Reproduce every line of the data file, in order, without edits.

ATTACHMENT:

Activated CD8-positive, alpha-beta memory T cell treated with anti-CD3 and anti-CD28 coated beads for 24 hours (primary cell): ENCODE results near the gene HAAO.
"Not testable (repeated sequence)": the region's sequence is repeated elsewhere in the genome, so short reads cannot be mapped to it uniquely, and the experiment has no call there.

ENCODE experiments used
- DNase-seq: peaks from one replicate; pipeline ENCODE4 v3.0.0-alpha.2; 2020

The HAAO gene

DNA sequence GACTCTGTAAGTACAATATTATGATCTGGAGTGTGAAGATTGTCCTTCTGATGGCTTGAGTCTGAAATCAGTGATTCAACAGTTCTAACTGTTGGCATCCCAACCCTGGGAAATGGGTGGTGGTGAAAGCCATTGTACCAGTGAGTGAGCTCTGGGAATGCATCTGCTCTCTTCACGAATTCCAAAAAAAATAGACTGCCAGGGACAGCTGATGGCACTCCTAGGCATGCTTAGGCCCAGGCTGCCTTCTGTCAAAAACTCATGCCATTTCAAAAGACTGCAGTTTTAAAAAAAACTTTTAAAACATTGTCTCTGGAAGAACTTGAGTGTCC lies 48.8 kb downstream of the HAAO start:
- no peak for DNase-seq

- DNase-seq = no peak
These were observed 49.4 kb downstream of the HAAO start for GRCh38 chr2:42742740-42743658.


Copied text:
Activated CD8-positive, alpha-beta memory T cell treated with anti-CD3 and anti-CD28 coated beads for 24 hours (primary cell): ENCODE results near the gene HAAO.
"Not testable (repeated sequence)": the region's sequence is repeated elsewhere in the genome, so short reads cannot be mapped to it uniquely, and the experiment has no call there.

ENCODE experiments used
- DNase-seq: peaks from one replicate; pipeline ENCODE4 v3.0.0-alpha.2; 2020

The HAAO gene

DNA sequence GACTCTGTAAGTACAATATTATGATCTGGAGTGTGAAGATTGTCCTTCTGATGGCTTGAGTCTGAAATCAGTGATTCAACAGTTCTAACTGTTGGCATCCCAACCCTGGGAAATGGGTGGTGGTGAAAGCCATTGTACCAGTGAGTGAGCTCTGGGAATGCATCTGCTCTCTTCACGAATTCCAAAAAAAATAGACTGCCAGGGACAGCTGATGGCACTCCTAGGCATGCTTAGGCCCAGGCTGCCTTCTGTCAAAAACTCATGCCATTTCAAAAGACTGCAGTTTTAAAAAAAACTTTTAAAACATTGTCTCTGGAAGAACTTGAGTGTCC lies 48.8 kb downstream of the HAAO start:
- no peak for DNase-seq

- DNase-seq = no peak
These were observed 49.4 kb downstream of the HAAO start for GRCh38 chr2:42742740-42743658.